Volume 43, Number 171,
October-December 2012
Theories of Capitalist Development.
A Comparative Evaluation1
Ignacio Trucco*
Date submited: November 12, 2011. Date accepted: January 25, 2012
Abstract

This work seeks to compare a set of theories on capitalist development by investigating the assumptions made on the nature and dynamics of society. This work aims to show possible paradoxes when interpreting social change under the assumption of static societies. First, ideas from conventional economic theory are contrasted with the theoretical treatment of growth in the Harrod-Domar model and Rostow’s interpretation of historical dynamics, taking into account critiques from Germani and Medina Echavarría. Secondly, Hirschman-Myrdal’s and Prebisch-Singer’s contributions are expanded upon, concluding with a critique developed by Furtado. Finally, the work investigates these aspects on the neoclassical side of development theory based on proposals from New Institutional Economics.

Keywords: development, capitalism, comparative theory, debate, paradoxes.
THE UNCOMFORTABLE PLACE OF DEVELOPMENT:
BETWEEN UTOPIA AND THE DYNAMICS

In the field of social science, there is always a chapter reserved for considering relationships that give rise to normative statements and supposedly objective statements. In this field, a large gap has opened up, whose solution has predominantly ended up as biased and inconclusive.

Kant’s Criticism has had a decisive influence on scientists such as Weber or Simmel (for Weber, see González García, 1988), where the inherited model of functioning fostered a radical separation between theoretical and practical theory, although, as can be read in Weber, practical valuations always have a preponderant role in the meaning of intellectual activity. Weber summarizes this as follows:

There is and always will be--and this is the reason that it concerns us--an unbridgeable distinction among (1) those arguments which appeal to our capacity to become enthusiastic about and our feeling for concrete practical aims or cultural forms and values, (2) those arguments in which, once it is a question of the validity of ethical norms, the appeal is directed to our conscience, and finally (3) those arguments which appeal to our capacity and need for thought ordering of empirical reality in a manner which lays claim to validity as empirical truth. This proposition remains correct, despite, as we shall see, the fact that those highest "values" underlying the practical interest are and always will be decisively significant in determining the focus of attention of thinking activity in the sphere of the cultural sciences (Weber, 1949: 11).

The relationship between two fields that are supposedly entirely different is always referenced in the history of economic thought: normative and positive economics together weave this story. Ricardo Gómez, for example, argues about this key point of the dominant economic theory, which is presented as a pretense of neutrality, and the author shows how this is a contradiction in and of itself (Gómez, 2002).

Development theories have a special place in this uncomfortable zone where normative and standard economics exceed their respective limits, in many cases without being clearly explicit. This study seeks to contribute to clarifying this point, above all by attempting to methodically show, unlike what is extensively held in the field of development theory , the problems that these theories propose have a positivist foundation, in essence, and not a normative one. As such, this work seeks to clarify the characteristics of this “uncomfortable” place, by showing what positive principle has thus far not been explicitly expressed. Based on the developments in this work, it can be seen that this difficulty is intimately linked to the treatment of the spatial-temporal movement of society in each perspective, which, moreover, is based on assumptions that these authors make on the nature of man and socialization. As such, the reading proposed by these two different approaches is structured based on the following principle: every critique falls back on the way the movement is treated. At the same time, each theory presents inherent limits, as it is impossible to integrate the movement in the concept of the nature of man and his eminently static socialization.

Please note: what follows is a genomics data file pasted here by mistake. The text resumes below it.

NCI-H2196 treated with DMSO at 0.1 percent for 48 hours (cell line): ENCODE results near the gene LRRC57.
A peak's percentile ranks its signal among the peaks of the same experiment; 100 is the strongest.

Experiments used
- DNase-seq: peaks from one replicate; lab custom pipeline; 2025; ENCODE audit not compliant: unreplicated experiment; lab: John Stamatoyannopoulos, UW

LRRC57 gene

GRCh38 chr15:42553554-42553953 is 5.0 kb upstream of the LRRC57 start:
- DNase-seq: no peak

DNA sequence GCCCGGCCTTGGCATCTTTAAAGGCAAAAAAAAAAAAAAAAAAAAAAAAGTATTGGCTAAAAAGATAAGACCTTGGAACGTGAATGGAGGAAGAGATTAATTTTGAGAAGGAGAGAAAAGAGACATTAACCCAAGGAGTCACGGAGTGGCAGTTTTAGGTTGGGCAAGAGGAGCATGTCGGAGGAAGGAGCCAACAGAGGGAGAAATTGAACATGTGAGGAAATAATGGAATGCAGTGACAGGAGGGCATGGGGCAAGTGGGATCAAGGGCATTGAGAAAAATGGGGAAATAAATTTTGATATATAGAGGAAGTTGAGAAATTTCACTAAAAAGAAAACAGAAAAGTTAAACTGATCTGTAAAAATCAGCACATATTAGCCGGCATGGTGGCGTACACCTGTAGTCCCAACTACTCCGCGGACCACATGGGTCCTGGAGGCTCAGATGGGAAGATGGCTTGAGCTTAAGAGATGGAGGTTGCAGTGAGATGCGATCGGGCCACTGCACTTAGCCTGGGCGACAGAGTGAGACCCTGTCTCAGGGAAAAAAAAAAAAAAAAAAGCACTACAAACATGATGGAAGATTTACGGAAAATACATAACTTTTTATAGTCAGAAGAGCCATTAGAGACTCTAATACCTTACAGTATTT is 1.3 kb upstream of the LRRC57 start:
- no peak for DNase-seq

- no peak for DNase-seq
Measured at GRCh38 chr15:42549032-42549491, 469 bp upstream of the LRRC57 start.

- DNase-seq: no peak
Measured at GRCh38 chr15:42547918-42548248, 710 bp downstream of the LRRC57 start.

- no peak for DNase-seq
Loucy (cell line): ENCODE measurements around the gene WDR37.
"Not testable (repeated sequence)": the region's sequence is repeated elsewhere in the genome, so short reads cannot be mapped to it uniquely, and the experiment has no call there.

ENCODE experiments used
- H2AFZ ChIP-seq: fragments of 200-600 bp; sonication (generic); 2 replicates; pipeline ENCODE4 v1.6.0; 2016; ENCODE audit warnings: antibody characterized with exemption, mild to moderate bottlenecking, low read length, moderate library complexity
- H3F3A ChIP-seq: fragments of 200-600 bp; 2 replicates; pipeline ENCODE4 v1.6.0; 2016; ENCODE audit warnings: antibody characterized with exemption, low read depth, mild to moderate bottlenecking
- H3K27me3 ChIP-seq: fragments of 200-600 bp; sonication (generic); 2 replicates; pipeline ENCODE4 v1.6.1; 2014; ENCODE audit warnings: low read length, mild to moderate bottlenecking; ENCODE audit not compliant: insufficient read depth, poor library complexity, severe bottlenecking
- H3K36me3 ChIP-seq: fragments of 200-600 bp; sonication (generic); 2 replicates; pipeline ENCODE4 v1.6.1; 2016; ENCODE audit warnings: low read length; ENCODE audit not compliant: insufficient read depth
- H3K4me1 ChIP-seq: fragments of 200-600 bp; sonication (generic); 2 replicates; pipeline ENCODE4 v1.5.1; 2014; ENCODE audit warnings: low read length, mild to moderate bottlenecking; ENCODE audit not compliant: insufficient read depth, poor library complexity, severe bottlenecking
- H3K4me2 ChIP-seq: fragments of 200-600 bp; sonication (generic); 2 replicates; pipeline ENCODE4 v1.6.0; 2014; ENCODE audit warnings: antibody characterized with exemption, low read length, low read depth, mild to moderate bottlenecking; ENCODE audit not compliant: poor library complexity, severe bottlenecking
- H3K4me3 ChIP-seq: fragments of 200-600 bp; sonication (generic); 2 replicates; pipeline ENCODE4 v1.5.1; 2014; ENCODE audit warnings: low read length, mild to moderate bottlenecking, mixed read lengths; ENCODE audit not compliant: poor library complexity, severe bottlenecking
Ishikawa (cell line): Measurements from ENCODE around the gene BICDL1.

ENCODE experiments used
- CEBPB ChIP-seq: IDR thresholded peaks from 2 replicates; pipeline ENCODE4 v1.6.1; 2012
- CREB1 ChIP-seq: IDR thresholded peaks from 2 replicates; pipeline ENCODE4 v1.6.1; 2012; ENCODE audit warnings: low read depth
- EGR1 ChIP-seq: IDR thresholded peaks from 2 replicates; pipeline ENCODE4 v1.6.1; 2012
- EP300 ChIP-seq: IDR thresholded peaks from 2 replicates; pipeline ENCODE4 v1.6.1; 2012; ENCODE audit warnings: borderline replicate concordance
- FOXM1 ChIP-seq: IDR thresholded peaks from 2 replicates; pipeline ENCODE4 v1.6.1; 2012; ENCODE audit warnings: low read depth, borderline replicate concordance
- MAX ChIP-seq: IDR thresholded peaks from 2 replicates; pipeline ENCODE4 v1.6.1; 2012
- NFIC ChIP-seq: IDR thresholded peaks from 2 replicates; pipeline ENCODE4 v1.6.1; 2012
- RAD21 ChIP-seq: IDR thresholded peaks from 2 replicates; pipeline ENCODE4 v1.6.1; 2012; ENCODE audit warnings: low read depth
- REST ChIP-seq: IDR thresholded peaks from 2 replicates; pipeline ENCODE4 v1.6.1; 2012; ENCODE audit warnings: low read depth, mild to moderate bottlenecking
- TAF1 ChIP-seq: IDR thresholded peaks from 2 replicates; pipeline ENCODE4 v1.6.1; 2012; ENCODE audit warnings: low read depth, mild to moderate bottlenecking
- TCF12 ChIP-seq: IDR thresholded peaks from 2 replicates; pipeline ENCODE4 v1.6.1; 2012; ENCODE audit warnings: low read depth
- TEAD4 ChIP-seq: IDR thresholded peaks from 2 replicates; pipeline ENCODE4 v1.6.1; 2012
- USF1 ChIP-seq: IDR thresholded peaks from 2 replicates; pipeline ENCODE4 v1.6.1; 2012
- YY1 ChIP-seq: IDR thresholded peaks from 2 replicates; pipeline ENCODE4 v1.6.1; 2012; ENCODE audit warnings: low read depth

To start to clear up the limits between positive and normative elements of development theories , we can go back to the Weberian approach reviewed above.

1 This work is part of the author’s doctoral thesis.

* Lecturer at the Economic Sciences Department of the Universidad Nacional del Litoral Santa Fe, Argentina.
E-mail: ignacio.trucco@gmail.com

Published in Mexico, 2012-2017 © D.R. Universidad Nacional Autónoma de México (UNAM).
PROBLEMAS DEL DESARROLLO. REVISTA LATINOAMERICANA DE ECONOMÍA, Volume 49, Number 193, April-June 2018 is a quarterly publication by the Universidad Nacional Autónoma de México, Ciudad Universitaria, Coyoacán, CP 04510, México, D.F. by Instituto de Investigaciones Económicas, Circuito Mario de la Cueva, Ciudad Universitaria, Coyoacán,
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